Introduction to Traditional University Rankings

What are university rankings?

Many university rankings have been familiar to the higher education field for already over a hundred years. They aim to provide fundamental information about the academic qualification of their listed universities, and they measure their ranks by specific quality indicators. These indicators and the methodology in which university rankings rank their universities vary from one to another.

University rankings typically aim to measure the quality of a university in both a quantitative and qualitative way, emphasising on factors ranging from academic peer reviews to the number of publications in Nature and Science a university has to offer.

Yet, the population of all the universities (or any higher education institution for that matter) in the world is complex and diverse. It is difficult or even impossible to measure all of this population reliably and squeeze their academic performance into numbers and rankings, given the unique circumstances of each higher education school.

However, despite this complexity, university ratings are in fact still very much needed. Ranking universities can help demonstrate otherwise transparent information that can be high valued to political decision makers, academic job seekers, alumni, current students and their future employers.

University Rankings

The rankings listed on our university profiles:

We understand the significance of university rankings when it comes to potential students deciding on where to carry out their studies, that’s why we list four of the most popular and influential rankings on our university profiles. This allows students to not only browse for schools according to their rankings using our powerful search engine, but also to compare these rankings with the reviews left by their peers on each individual university profile.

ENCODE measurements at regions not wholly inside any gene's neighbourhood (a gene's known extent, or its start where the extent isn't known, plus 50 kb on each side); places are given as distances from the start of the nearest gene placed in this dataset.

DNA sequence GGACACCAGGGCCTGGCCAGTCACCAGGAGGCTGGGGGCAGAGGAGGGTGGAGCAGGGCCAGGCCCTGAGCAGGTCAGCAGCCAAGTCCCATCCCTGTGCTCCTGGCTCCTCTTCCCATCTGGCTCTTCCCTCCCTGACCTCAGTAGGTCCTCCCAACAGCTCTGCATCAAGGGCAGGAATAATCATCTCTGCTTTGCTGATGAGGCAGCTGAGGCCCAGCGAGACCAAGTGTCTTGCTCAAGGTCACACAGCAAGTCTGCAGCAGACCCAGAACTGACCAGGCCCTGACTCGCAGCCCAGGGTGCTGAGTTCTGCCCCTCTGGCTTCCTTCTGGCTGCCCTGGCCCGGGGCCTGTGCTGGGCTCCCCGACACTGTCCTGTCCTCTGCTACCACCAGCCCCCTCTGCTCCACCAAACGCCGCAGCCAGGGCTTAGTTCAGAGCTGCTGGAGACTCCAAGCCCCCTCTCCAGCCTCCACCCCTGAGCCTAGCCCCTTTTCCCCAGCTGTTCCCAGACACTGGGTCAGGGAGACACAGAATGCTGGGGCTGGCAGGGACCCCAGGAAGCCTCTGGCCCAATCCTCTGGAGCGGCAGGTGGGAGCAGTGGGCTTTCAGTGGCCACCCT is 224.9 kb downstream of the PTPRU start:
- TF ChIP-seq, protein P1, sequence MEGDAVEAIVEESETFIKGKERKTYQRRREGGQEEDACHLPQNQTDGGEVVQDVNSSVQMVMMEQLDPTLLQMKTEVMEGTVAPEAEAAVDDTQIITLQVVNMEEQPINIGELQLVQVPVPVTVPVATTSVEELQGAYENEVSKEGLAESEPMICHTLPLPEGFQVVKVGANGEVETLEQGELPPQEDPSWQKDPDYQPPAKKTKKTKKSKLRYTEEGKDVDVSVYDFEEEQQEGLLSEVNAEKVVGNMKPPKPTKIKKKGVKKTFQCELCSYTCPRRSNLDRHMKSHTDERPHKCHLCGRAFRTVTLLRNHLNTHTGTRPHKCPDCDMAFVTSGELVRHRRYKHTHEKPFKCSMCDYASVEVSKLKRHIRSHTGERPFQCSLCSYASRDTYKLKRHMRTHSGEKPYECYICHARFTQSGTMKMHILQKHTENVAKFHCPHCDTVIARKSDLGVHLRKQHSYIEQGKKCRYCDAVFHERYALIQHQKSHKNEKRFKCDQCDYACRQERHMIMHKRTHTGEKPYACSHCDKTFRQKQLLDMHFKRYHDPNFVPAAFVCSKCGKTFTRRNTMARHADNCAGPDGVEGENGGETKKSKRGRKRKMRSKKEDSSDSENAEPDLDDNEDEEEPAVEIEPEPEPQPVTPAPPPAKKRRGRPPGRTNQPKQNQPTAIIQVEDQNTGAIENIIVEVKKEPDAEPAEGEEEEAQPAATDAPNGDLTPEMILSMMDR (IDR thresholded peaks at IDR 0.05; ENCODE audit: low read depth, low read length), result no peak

QS World University Ranking

Quacquarelli Symonds’s (QS) international university ranking produced its first annual publication in 2004 and has since been one of the most widely read university rankings in the world. During the first five years, QS has produced its’ rankings in cooperation with the Times Higher Education (THE), but their paths parted after THE adapted new methods for ranking universities, and QS decided to count on the more traditional methods.

QS’s university ranking research is divided into six parts with different weightings. They are interested in academic peer reviews, the faculty/student ratio, the number of citations per faculty, employer reputation, the international student ratio and similarly the international staff ratio.

The academic peer review and employer reputation surveys are QS’s own specialty, and they account for half (50%) of the total university ranking. While information about the other parts of the ranking is easy to access, QS aims to measure a universities’ activity as broadly as possible.

Times Higher Education World University Rankings

Times Higher Education (THE) World University Rankings is one of the most widely observed university rankings together with Academic Ranking of World Universities and QS World University Rankings. As mentioned above, THE and QS were collaborating between 2004 and 2009 before parting ways. From 2010 onwards, THE has been publishing its ranking with a new methodology system.

The reputational component (15% for teaching and 19.5% for research) and the citation impact (32.5%) play a critical role in THE ranking. The rationale behind it was that THE aims to cover a full range of a university’s missions, including their own research excellence.

Apart from this, THE rankings include many performance indicators directly relevant to students in general, helping them to chose where to study by measuring faculty-student ratios, the university’s global reputation, its total resources, the international mix of the campus, and its’ links to the business world.